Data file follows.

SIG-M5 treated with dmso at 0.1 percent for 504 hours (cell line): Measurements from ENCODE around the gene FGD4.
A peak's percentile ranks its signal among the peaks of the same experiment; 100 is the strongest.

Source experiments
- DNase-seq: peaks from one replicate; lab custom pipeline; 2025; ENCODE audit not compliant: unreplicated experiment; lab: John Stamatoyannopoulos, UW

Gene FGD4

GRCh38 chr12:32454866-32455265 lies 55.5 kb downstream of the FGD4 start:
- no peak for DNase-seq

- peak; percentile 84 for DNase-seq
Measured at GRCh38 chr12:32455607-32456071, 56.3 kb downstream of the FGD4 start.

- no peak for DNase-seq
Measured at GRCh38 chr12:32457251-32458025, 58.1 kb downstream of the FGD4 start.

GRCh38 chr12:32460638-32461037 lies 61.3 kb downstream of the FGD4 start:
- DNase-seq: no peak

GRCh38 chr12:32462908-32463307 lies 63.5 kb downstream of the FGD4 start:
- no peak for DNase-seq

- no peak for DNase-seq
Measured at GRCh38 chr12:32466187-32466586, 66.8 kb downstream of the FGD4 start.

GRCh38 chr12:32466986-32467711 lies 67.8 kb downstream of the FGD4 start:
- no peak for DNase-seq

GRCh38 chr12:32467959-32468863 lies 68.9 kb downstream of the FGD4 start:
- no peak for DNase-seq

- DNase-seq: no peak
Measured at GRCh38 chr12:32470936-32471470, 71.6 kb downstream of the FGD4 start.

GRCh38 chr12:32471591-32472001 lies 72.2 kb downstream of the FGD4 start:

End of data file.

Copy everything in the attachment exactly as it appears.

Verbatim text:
SIG-M5 treated with dmso at 0.1 percent for 504 hours (cell line): Measurements from ENCODE around the gene FGD4.
A peak's percentile ranks its signal among the peaks of the same experiment; 100 is the strongest.

Source experiments
- DNase-seq: peaks from one replicate; lab custom pipeline; 2025; ENCODE audit not compliant: unreplicated experiment; lab: John Stamatoyannopoulos, UW

Gene FGD4

GRCh38 chr12:32454866-32455265 lies 55.5 kb downstream of the FGD4 start:
- no peak for DNase-seq

- peak; percentile 84 for DNase-seq
Measured at GRCh38 chr12:32455607-32456071, 56.3 kb downstream of the FGD4 start.

- no peak for DNase-seq
Measured at GRCh38 chr12:32457251-32458025, 58.1 kb downstream of the FGD4 start.

GRCh38 chr12:32460638-32461037 lies 61.3 kb downstream of the FGD4 start:
- DNase-seq: no peak

GRCh38 chr12:32462908-32463307 lies 63.5 kb downstream of the FGD4 start:
- no peak for DNase-seq

- no peak for DNase-seq
Measured at GRCh38 chr12:32466187-32466586, 66.8 kb downstream of the FGD4 start.

GRCh38 chr12:32466986-32467711 lies 67.8 kb downstream of the FGD4 start:
- no peak for DNase-seq

GRCh38 chr12:32467959-32468863 lies 68.9 kb downstream of the FGD4 start:
- no peak for DNase-seq

- DNase-seq: no peak
Measured at GRCh38 chr12:32470936-32471470, 71.6 kb downstream of the FGD4 start.

GRCh38 chr12:32471591-32472001 lies 72.2 kb downstream of the FGD4 start: